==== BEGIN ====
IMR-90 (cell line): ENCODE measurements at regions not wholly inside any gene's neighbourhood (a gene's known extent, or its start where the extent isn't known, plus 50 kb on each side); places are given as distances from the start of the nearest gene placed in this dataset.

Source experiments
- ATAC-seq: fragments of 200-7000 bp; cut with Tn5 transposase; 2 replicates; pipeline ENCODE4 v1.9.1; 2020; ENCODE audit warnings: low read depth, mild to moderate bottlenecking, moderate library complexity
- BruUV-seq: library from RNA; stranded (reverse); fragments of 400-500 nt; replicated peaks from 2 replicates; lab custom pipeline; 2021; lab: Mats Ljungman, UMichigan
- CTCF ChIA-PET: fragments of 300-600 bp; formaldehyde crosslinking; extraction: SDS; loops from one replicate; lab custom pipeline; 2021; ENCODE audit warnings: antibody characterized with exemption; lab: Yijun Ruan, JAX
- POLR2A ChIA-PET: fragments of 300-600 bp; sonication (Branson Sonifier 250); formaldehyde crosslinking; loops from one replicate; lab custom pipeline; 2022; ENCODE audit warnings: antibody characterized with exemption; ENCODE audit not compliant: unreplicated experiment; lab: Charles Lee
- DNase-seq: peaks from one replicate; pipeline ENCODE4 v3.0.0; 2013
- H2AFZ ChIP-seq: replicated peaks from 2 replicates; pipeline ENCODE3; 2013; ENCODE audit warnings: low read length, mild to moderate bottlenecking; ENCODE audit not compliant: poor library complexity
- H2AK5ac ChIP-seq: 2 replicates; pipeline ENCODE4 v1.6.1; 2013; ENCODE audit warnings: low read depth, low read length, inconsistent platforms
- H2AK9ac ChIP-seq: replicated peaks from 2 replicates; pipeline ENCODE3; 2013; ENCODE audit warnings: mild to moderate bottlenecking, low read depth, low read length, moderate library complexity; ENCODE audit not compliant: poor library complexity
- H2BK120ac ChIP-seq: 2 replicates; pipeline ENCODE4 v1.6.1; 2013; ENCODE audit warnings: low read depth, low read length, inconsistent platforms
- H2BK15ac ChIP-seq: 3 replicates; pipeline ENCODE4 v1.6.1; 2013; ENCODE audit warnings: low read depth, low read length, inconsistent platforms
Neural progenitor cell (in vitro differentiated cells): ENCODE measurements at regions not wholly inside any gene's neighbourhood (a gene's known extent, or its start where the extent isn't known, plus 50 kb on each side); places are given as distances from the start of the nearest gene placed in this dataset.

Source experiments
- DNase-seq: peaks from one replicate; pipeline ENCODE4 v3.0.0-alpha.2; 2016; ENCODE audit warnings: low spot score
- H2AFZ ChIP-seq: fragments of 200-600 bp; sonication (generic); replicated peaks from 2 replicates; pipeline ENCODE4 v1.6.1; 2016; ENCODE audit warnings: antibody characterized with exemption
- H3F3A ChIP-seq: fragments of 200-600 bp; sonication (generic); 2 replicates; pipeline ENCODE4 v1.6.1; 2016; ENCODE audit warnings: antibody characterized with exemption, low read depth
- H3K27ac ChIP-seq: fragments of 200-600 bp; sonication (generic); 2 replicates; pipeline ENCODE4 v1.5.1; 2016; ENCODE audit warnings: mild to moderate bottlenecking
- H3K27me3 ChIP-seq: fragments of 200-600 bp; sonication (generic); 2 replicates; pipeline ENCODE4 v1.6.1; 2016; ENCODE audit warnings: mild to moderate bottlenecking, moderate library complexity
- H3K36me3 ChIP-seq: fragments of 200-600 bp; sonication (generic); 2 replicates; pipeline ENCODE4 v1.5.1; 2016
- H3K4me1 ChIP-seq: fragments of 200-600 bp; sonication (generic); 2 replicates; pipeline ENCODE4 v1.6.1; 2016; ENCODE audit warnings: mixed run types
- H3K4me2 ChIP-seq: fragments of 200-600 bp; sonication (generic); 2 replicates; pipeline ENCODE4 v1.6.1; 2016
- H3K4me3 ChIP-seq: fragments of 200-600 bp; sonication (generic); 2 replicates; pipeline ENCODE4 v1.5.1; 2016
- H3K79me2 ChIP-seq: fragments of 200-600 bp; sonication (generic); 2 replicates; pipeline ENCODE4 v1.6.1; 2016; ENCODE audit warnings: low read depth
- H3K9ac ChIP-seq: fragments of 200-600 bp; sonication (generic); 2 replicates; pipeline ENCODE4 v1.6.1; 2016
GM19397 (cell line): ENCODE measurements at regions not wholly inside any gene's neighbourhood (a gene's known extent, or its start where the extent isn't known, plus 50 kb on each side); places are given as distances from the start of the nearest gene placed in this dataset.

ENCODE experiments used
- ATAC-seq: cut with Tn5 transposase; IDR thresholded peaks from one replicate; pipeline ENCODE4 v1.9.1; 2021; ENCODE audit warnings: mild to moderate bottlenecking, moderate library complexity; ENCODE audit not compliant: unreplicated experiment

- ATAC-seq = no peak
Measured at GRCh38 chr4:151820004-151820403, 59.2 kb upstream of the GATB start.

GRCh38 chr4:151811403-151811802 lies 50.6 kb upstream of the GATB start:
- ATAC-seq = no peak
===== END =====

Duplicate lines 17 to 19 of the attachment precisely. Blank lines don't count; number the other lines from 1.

- H3F3A ChIP-seq: fragments of 200-600 bp; sonication (generic); 2 replicates; pipeline ENCODE4 v1.6.1; 2016; ENCODE audit warnings: antibody characterized with exemption, low read depth
- H3K27ac ChIP-seq: fragments of 200-600 bp; sonication (generic); 2 replicates; pipeline ENCODE4 v1.5.1; 2016; ENCODE audit warnings: mild to moderate bottlenecking
- H3K27me3 ChIP-seq: fragments of 200-600 bp; sonication (generic); 2 replicates; pipeline ENCODE4 v1.6.1; 2016; ENCODE audit warnings: mild to moderate bottlenecking, moderate library complexity